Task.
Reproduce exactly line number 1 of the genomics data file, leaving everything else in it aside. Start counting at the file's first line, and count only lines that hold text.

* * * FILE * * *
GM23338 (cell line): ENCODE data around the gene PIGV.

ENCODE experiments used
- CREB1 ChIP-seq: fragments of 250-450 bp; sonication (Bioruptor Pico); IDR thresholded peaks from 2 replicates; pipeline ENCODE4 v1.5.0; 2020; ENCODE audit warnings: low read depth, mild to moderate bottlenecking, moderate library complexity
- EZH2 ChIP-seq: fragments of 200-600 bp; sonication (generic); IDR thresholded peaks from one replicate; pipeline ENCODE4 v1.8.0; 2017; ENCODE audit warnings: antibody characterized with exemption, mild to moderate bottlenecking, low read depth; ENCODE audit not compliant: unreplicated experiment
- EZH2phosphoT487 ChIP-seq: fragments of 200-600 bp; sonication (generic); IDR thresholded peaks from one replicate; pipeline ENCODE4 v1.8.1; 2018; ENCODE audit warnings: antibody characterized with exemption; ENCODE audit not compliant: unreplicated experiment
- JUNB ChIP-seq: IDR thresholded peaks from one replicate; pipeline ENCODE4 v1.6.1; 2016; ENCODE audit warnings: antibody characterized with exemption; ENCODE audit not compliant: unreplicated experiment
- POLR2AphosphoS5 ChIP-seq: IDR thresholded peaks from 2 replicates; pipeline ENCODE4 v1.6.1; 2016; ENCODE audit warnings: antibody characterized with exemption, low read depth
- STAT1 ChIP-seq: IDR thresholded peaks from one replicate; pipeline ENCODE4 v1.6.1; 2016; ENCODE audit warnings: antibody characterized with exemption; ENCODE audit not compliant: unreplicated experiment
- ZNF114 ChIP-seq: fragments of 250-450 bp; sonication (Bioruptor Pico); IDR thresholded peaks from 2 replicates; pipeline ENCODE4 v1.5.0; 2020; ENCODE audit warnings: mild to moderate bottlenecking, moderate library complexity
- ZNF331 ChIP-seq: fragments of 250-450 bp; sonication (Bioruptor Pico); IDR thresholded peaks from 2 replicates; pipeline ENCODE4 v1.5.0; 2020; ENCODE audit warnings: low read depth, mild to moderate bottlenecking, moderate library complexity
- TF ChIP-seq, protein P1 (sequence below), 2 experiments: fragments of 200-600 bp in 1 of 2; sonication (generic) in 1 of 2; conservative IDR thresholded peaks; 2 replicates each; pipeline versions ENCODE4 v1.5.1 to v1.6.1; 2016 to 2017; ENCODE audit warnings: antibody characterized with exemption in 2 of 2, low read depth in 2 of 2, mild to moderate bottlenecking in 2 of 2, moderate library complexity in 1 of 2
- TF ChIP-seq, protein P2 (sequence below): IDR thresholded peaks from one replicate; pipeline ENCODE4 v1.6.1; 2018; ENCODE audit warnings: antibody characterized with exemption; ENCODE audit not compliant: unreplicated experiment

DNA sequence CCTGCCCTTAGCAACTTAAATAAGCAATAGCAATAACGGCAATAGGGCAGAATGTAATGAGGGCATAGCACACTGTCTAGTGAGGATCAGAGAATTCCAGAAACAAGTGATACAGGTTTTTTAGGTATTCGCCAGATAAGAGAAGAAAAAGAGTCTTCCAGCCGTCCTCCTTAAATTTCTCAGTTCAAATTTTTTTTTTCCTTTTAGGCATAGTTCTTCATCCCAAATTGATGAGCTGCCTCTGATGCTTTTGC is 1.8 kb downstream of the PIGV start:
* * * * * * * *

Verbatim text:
GM23338 (cell line): ENCODE data around the gene PIGV.